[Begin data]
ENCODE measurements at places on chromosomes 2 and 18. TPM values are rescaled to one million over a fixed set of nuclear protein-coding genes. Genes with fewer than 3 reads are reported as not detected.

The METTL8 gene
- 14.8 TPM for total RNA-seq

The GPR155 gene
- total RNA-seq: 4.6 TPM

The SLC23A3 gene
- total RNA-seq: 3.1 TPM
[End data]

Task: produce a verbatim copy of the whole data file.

ENCODE measurements at places on chromosomes 2 and 18. TPM values are rescaled to one million over a fixed set of nuclear protein-coding genes. Genes with fewer than 3 reads are reported as not detected.

The METTL8 gene
- 14.8 TPM for total RNA-seq

The GPR155 gene
- total RNA-seq: 4.6 TPM

The SLC23A3 gene
- total RNA-seq: 3.1 TPM